The National Security Constitution: Sharing Power after the Iran-Contra Affairby Harold Koh
Pub. Date: 09/10/1990
Publisher: Yale University Press
Was the Iran-Contra affair caused by executive lawlessness or legislative folly? Or did it result instead from structural defects in our national security decision-making system? In this important new book, Harold Koh argues that the affair was not aberrational but symptomatic of a chronic dysfunction in America’s foreign policy process. Combining practical
Was the Iran-Contra affair caused by executive lawlessness or legislative folly? Or did it result instead from structural defects in our national security decision-making system? In this important new book, Harold Koh argues that the affair was not aberrational but symptomatic of a chronic dysfunction in America’s foreign policy process. Combining practical knowledge of government with insights from law, history, and political science, Koh presents the definitive historical and constitutional analysis of the Iran-Contra affair, the subsequent investigations, and the trial of Oliver North. He then discusses the implications of the Iran-Contra scandal for the constitutional conduct of national security policy and offers prescriptions to improve this decision-making system.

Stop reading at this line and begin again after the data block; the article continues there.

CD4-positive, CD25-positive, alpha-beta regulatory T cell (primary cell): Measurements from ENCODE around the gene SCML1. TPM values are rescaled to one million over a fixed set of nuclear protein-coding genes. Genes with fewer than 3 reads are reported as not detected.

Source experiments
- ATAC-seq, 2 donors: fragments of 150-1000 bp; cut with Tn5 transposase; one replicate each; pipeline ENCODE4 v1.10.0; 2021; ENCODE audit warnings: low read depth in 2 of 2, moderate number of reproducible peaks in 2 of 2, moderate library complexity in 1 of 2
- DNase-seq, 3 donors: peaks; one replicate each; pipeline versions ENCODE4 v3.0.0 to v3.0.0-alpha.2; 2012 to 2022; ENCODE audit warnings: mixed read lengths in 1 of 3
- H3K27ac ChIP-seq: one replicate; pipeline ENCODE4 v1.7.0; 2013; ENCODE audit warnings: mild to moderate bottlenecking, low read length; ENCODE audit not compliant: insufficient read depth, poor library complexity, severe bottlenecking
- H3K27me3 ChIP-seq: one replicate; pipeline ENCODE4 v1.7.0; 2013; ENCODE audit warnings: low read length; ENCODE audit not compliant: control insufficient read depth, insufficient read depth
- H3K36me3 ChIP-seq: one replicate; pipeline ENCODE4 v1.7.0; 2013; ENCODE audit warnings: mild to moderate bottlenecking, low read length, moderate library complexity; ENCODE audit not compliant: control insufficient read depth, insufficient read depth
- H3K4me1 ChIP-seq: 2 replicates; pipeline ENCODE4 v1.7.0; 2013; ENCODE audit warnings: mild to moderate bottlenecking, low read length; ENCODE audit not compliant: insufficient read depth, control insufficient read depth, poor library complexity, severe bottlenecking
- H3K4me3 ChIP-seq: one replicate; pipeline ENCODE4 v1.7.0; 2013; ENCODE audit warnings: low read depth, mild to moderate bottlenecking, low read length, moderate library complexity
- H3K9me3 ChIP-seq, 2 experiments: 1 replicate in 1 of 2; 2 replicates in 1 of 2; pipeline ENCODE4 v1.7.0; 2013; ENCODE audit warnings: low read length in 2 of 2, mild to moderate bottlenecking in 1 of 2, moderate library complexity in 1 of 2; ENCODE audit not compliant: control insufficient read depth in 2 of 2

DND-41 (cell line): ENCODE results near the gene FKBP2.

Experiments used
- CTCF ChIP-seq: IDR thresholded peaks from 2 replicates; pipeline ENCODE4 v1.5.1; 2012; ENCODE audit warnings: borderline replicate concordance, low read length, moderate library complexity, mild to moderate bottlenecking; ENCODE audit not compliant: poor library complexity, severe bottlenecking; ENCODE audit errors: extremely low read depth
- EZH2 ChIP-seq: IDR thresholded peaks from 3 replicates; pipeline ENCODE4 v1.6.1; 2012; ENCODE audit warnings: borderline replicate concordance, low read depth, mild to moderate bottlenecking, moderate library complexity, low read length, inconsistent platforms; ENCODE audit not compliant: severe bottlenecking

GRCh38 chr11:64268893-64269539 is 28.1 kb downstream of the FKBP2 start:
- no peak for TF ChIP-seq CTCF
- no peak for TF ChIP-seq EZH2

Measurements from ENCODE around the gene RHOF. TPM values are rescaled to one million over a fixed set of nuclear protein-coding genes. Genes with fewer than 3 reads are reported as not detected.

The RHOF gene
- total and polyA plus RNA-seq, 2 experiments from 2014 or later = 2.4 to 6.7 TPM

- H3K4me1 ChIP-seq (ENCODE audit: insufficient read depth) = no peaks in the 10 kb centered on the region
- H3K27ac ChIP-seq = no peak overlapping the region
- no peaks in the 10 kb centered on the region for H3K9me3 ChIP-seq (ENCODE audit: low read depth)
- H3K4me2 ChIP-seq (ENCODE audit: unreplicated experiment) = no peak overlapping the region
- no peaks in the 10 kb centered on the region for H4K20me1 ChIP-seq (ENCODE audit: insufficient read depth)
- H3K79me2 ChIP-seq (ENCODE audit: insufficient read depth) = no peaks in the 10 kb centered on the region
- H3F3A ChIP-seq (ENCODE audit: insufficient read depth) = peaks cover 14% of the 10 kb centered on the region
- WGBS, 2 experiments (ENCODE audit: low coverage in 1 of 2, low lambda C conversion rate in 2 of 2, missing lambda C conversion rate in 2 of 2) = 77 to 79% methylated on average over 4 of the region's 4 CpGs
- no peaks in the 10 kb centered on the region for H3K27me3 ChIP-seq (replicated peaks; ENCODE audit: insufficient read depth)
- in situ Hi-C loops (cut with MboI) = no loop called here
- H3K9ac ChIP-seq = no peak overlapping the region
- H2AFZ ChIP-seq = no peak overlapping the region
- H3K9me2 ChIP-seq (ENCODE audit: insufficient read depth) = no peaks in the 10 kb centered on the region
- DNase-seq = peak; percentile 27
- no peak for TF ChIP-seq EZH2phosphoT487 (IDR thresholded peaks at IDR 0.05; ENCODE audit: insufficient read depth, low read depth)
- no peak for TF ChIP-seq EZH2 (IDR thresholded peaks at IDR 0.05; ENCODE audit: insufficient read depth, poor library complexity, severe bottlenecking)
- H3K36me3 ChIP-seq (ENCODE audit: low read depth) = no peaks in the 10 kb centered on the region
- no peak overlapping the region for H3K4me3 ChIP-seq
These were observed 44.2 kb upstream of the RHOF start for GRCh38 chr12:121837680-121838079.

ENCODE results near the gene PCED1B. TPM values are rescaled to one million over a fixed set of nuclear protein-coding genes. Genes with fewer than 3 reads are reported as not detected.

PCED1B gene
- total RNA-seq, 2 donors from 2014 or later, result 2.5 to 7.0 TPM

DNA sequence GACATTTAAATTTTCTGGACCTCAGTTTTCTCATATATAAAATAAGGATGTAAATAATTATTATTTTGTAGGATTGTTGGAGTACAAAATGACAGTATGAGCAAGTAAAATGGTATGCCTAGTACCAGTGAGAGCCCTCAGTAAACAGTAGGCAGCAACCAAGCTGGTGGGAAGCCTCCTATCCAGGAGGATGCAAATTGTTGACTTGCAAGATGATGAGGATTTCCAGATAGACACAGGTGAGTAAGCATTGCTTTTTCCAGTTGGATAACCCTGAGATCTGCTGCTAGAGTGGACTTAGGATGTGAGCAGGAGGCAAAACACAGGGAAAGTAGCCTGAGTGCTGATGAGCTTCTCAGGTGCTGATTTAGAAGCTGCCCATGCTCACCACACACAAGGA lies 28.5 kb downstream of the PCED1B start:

Koh contends that the Iran-Contra affair arose not from Watergate, as many have claimed, but from Vietnam, for it was only the latest episode in a series of foreign policy decisions made by unrestrained executive discretion. Koh shows that throughout its history America has operated under a ‘National Security Constitution,’ a constitutionally defined national security process that views that administration of foreign affairs as a power shared by the president, Congress, and the courts. Yet the executive branch has increased its role in making foreign policy at the expense of the other branches, placing in jeopardy this vision of constitutional balance. Koh advocates a national security charter to reform the foreign policy-making process and offers innovative proposals about war powers, international agreements, emergency economic powers, intelligence oversight, and information control. His proposals would restrain the executive and restore and reinvigorate the constitutional roles of Congress and the federal judiciary in national security decision-making. This challenging book forces government decision-makers, scholars, and concerned citizens to reexamine the process by which the United States will conduct its foreign affairs into the next century.
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